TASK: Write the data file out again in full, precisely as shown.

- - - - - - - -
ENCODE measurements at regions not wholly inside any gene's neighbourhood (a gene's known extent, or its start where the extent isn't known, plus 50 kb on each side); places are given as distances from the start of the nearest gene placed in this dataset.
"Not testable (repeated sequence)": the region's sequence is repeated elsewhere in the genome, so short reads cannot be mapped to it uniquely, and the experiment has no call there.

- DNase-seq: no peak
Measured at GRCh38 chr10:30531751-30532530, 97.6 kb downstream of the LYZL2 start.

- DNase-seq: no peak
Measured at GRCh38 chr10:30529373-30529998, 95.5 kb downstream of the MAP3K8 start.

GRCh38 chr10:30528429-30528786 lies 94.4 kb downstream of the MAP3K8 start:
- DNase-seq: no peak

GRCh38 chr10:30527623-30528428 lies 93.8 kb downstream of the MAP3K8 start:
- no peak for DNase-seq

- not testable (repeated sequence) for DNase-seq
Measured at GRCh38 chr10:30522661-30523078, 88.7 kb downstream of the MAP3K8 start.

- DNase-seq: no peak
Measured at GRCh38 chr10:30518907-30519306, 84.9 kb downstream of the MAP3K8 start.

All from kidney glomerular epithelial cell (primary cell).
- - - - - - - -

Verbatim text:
ENCODE measurements at regions not wholly inside any gene's neighbourhood (a gene's known extent, or its start where the extent isn't known, plus 50 kb on each side); places are given as distances from the start of the nearest gene placed in this dataset.
"Not testable (repeated sequence)": the region's sequence is repeated elsewhere in the genome, so short reads cannot be mapped to it uniquely, and the experiment has no call there.

- DNase-seq: no peak
Measured at GRCh38 chr10:30531751-30532530, 97.6 kb downstream of the LYZL2 start.

- DNase-seq: no peak
Measured at GRCh38 chr10:30529373-30529998, 95.5 kb downstream of the MAP3K8 start.

GRCh38 chr10:30528429-30528786 lies 94.4 kb downstream of the MAP3K8 start:
- DNase-seq: no peak

GRCh38 chr10:30527623-30528428 lies 93.8 kb downstream of the MAP3K8 start:
- no peak for DNase-seq

- not testable (repeated sequence) for DNase-seq
Measured at GRCh38 chr10:30522661-30523078, 88.7 kb downstream of the MAP3K8 start.

- DNase-seq: no peak
Measured at GRCh38 chr10:30518907-30519306, 84.9 kb downstream of the MAP3K8 start.

All from kidney glomerular epithelial cell (primary cell).